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RAATZ in Wussow, Pomern

RAATZ in Wussow, Pomern

Tom REISE (View posts)
Posted: 30 Sep 2004 7:42PM GMT
Classification: Query
Edited: 1 Oct 2004 2:24PM GMT
Surnames: RAATZ
Searching for church records for Friedrich RAATZ and sons Wilhelm Ludwig (1835) and Gottlieb (1843) from Wussow, Pomern. Polish name of town could be either Osowo-Swidwin or Osowo-Naugard. Wilhelm and Gottlieb both settled in Wisconsin, USA.

Re: RAATZ in Wussow, Pomerania, Prussia

Robert T. (View posts)
Posted: 4 Oct 2004 12:26AM GMT
Classification: Query
Tom, there were FIVE towns in Pomerania called Wussow! One in the administrative district (in German: Kreis) of Belgard-Schivelbein, one in Kreis Lauenburg, one in Kreis Naugard, one in Kreis Randow, and one in Kreis Rummelsburg. Needless to say, before you can proceed with your research, you will have to determine which of the five Wussows Friedrich Raatz was from. Do you have any idea?

Robert

Re: RAATZ in Wussow, Pomerania, Prussia

Tom Reise (View posts)
Posted: 5 Oct 2004 1:16PM GMT
Classification: Query
Surnames: RAATZ, SCHROEDER
A daughter-in-law of Friedrich RAATZ evidently was born (1837) in Regenwalde so I am concentrating my search in the area of the Wussow's (Osowo, Poland) near Naugard and Schievelbein, both about the same distance from Regenwalde. All of my ancestors in the US have been Protestant, yet during a drive through the area east of Stettin in mid-September I noticed nothing but Catholic churches. So I am writing to the Catholic churches in both Starogard and Nowogard asking for help in locating the records for my RAATZ ancestors. Any other suggestions would be greatly appreciated.

Re: RAATZ in Wussow, Pomerania, Prussia

Robert T. (View posts)
Posted: 6 Oct 2004 12:30AM GMT
Classification: Query
Tom, if you were driving east of Stettin, then you were in today's Poland, and as you know, 98% of Poles are Roman Catholic.

Are you not aware that following World War II, almost all of Germany lying east of the Oder and Neisse Rivers was given to Poland (with the exception of the northern half of the Prussian province of East Prussia, which was taken by the Soviet Union)? That included most of Pomerania. The 12 million eastern Germans were thereupon expelled from their homes under absolutely horrific conditions. They had to leave everything behind. Close to 2 million did not survive the ordeal. It was hell on earth! The Polish authorities then moved Poles in to repopulate those territories, and of course, the Protestant churches were all turned into Catholic churches. Following the expulsion of the original German inhabitants in 1945/46 and the repopulating of eastern Germany with Poles, all the cities, towns, and villages were of course given new Polish names. You do seem to be aware of that, but somehow I get the feeling that you weren't aware of the expulsion. Hadn't you been wondering why these towns now have Polish names? When you were travelling in the area east of Stettin, weren't you wondering at all why Poles were living there rather than Germans? Weren't you wondering in general why you were in Poland at all, rather than in Germany?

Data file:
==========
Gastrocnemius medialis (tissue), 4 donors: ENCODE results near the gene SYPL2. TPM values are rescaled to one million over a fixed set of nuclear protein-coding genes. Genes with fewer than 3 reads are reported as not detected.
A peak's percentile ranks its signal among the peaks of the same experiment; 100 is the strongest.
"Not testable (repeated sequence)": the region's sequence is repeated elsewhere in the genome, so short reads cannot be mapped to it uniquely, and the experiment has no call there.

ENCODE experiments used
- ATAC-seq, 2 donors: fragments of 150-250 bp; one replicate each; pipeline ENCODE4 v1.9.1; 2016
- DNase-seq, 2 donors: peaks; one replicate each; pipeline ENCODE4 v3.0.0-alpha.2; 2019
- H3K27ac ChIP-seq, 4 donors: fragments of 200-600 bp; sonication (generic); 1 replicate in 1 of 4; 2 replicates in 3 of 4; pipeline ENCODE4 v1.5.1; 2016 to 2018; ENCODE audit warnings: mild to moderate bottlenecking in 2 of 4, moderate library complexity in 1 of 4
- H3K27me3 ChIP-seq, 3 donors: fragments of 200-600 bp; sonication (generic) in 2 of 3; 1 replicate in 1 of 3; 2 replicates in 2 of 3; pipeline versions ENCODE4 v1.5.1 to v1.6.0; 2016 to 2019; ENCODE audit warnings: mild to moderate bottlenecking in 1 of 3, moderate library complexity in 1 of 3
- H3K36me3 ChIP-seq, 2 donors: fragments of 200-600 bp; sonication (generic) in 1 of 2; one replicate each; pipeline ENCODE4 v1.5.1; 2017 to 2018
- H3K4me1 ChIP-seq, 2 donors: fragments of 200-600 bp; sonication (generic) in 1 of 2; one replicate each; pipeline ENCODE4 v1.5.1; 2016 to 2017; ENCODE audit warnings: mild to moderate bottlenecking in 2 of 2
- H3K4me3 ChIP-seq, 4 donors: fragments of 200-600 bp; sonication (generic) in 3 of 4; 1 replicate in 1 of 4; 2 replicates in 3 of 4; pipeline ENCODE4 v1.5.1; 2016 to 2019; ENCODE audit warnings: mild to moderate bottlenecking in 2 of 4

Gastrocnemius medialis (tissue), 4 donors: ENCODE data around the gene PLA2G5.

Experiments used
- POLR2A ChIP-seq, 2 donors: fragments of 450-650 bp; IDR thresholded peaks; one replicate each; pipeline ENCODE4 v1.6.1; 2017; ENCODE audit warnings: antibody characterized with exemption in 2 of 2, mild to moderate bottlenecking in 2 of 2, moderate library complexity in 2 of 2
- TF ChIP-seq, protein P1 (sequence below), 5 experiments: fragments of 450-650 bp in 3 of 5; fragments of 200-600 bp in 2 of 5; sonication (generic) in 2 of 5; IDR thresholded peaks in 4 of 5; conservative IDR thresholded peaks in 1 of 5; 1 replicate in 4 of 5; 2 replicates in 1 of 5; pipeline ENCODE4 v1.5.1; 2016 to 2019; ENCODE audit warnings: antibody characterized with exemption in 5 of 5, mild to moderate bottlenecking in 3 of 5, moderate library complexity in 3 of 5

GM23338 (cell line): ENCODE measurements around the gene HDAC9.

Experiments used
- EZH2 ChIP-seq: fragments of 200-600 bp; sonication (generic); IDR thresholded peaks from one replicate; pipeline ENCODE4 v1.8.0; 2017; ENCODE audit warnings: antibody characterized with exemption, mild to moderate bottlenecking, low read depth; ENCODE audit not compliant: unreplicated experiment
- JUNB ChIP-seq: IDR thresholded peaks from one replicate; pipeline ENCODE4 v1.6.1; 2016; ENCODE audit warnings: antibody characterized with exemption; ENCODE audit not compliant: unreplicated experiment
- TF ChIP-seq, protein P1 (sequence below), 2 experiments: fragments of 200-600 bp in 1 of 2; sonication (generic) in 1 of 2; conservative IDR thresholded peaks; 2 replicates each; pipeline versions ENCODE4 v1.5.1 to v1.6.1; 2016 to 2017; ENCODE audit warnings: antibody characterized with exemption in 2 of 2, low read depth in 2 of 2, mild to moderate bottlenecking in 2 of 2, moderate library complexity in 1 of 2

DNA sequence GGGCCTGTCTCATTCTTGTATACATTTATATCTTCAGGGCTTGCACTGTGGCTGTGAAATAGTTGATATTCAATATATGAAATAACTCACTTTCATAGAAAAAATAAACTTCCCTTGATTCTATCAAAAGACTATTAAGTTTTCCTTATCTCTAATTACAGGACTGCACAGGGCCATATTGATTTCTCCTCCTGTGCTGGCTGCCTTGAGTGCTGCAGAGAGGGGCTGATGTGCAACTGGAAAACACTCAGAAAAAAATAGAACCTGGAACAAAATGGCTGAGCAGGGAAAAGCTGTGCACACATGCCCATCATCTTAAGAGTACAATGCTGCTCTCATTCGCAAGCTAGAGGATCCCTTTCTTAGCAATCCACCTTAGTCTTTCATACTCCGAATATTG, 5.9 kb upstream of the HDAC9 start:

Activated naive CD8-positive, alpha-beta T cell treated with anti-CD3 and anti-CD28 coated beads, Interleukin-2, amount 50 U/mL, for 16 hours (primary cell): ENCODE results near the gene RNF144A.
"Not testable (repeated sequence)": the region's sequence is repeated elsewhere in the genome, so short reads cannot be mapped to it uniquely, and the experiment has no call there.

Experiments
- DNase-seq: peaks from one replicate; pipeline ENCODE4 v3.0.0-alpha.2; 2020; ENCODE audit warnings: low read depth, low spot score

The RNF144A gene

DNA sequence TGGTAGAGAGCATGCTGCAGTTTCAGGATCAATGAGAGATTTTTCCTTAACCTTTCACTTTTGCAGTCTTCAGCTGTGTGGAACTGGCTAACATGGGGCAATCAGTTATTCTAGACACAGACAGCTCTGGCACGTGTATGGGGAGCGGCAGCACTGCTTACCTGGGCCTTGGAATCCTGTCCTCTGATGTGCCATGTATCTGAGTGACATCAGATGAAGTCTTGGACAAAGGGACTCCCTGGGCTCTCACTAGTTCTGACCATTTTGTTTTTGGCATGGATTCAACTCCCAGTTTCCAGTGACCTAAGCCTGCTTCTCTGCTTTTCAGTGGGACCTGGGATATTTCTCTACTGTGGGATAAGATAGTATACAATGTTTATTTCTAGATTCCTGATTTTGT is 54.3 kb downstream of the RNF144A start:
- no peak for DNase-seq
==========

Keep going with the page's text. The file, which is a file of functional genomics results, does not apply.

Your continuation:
The churches you're planning to write to in Stargordt and Naugard have only been Catholic since Poles were moved in to repopulate the emptied towns in 1946. Prior to that, they were German Lutheran churches. Neither Naugard nor Stargordt ever had a Catholic church. There was a Catholic church in the nearby town of Grünhof (which since 1946 has been known as Swieciechowo), and that was where Naugard's handful of Catholics attended church. I don't think there were any Catholics at all in Stargordt. If you write to those two now Catholic churches in Naugard and Stargordt, the only records they would have now would be of the Polish families who have been living in those towns since 1946. So you would really be kind of wasting your time. The Poles living in those towns today wouldn't have a clue anyway about the original German inhabitants of those towns. The fate of the German records left behind in eastern Germany after the expulsion varies greatly from place to place.

Pomerania was very, very Protestant! In 1939, when all of the people in Pomerania were German, Pomerania had a population of about 2,400,000 people, of whom only about 8% or so were Catholic. Neither of the two Wussows you're interested in had so much as one single Catholic resident prior to 1945. So your ancestors could not have been Catholic. (Regenwalde did have just a handful of Catholics, who also attended church in Grünhof, mentioned above.)

To find out anything about Pomeranian ancestors, you would really have to contact the Pomeranian expellee organization in Lübeck, Germany.

Robert

Re: RAATZ in Wussow, Pomerania, Prussia

Tom Reise (View posts)
Posted: 6 Oct 2004 1:05PM GMT
Classification: Query
Surnames: RAATZ, SCHROEDER
I was aware of the mass expulsion of the Germans from that part of Pommern that is now in Poland. I just did not think, or know, that the churches would have switched from Prot to Catholic.

The only organization that I can find that seems to equate to your Pomeranian expellee organization is Pommersche Landmannschaft in Luebeck. Is that the right place to write?

Re: RAATZ in Wussow, Pomerania, Prussia

Victoria Johanna (View posts)
Posted: 21 Mar 2005 5:53AM GMT
Classification: Query
Robert,this is from the vj that just wrote you,not the other victoria,now I am very confused,what religion was stettin inthe 1850's,reading your messages are very informative,I would really like to talk to yo furthur,as I think you may be able to help me solve a puzzle.
Where is stettin in conjuction to kashub?
thank you
vj
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